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Transdisciplinary Institute in Applied Data Sciences (TRIADS)

A Signature Initiative

TRIADS will advance research that leverages the unprecedented resources of the computational age to address the most pressing social dilemmas of the 21st century.

Advanced tools such as artificial intelligence, natural language processing, computer vision, geospatial science, and more offer new opportunities for advancing our understanding of society. Rapid technological change also means we now have staggering amounts of data – much of it human generated and in unstructured formats like text, digital traces, and images. In the next 20 years, these forces combined have the potential to transform the social sciences. The goal of TRIADS is to advance research that leverages the unprecedented resources of the computational age to address the most pressing social dilemmas of the 21st century.

TRIADS will support interdisciplinary teams that target "big questions with big data." Example topics might include: global migration and environmental change, social media and misinformation, aging and the future of work, the geographic origins of health inequality, or democratic decline. The goal is to develop and support the interdisciplinary research teams needed to respond to new events, important trends, and emerging areas of inquiry. 

In year 1, TRIADS will build a stronger network of faculty interested in data-informed research, identify common areas of interest, and provide resources for new research in the form of seed grants, programming/software development, grant writing support, and more. TRIADS is not targeted narrowly at scholars using advanced methodologies, but rather aimed broadly at building teams with differing skills and approaches to study critical problems facing St. Louis, the United States, and the world.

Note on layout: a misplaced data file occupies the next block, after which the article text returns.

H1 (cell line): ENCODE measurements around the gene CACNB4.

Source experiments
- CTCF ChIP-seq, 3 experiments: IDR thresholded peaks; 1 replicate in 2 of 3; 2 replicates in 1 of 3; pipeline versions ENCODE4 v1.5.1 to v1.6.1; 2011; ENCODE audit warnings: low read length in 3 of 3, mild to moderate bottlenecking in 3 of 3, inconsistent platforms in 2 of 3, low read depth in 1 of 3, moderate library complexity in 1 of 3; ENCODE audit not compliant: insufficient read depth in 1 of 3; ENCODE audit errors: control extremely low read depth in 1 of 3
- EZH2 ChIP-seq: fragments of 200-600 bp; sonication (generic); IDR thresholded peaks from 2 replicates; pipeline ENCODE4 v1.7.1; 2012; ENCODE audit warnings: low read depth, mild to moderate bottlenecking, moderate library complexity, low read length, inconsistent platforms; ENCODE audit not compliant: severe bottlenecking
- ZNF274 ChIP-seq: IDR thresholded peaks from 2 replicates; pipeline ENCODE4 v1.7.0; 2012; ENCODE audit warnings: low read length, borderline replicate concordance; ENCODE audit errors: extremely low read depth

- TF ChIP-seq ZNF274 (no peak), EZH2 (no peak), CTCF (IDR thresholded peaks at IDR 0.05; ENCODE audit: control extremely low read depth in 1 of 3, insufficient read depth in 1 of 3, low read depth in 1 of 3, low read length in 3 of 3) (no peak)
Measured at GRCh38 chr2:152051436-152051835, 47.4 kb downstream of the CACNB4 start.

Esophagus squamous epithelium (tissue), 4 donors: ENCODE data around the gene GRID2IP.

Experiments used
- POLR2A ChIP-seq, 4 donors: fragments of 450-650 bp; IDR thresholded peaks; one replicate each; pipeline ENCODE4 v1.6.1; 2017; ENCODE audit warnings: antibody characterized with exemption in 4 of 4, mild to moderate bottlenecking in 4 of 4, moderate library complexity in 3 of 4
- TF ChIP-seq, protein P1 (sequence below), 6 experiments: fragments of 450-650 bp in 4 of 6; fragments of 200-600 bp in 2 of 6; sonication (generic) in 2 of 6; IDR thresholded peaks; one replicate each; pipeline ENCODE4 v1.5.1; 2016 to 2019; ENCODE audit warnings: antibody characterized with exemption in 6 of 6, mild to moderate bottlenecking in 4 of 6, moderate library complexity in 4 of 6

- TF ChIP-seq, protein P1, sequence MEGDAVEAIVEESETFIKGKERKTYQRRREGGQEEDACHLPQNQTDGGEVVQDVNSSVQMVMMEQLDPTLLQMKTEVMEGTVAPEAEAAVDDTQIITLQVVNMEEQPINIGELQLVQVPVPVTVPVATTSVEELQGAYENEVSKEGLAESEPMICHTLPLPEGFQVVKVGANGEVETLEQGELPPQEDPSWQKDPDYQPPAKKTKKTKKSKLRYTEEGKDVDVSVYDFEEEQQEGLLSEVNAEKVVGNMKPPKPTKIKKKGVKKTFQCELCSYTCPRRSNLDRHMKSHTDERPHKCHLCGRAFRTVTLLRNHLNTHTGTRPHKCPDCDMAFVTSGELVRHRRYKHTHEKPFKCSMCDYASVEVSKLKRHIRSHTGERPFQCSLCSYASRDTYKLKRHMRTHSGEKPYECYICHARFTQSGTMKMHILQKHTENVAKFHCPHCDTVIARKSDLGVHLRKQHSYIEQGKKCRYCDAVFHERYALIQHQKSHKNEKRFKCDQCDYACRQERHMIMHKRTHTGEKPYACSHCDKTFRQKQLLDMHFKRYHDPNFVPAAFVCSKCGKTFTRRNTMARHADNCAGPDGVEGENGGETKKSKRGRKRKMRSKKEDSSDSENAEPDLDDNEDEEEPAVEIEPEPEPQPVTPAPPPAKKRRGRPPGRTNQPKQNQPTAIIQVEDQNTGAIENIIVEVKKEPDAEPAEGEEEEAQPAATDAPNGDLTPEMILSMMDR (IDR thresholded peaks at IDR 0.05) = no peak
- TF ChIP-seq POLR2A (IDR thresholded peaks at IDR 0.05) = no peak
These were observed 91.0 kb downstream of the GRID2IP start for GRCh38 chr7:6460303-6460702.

Initial activities will include:

  • A networking event on September 8.
  • An interdisciplinary speaker series highlighting innovative work at the nexus of the social sciences and data sciences on campus and beyond.
  • Networking events for thematic areas of research.
  • An initial round of planning grants and seed grants. Additional support will be available in the form of professional programming and software development, collaborative space, and staff support for event planning.
  • Support for identifying and pursuing external funding from government, nonprofit, and private sector sources.

Faculty interested in learning more may complete this webform to be added to our email list for announcements and events.  

Faculty Engagement

TRIADS Advisory Committee

Likai Chen, assistant professor of mathematics and statistics, Arts & Sciences
Professor Chen's research interests include statistical learning for time series; high-dimensional testing and inference; structured high-dimensional models; temporal and cross-sectional dependence; non-linear processes; changepoint detection; and robust statistics. 

Michael Esposito, assistant professor of sociology, Arts & Sciences
Professor Esposito's research focuses on understanding the production of racialized disparities in population health.

Yongseok Shin, professor of economics, Arts & Sciences
Professor Shin's work focuses on macroeconomics and economic growth.

William Yeoh, associate professor, McKelvey School of Engineering 
Professor Yeoh’s research focuses on artificial intelligence with an emphasis on developing optimization algorithms for agent-based systems. 

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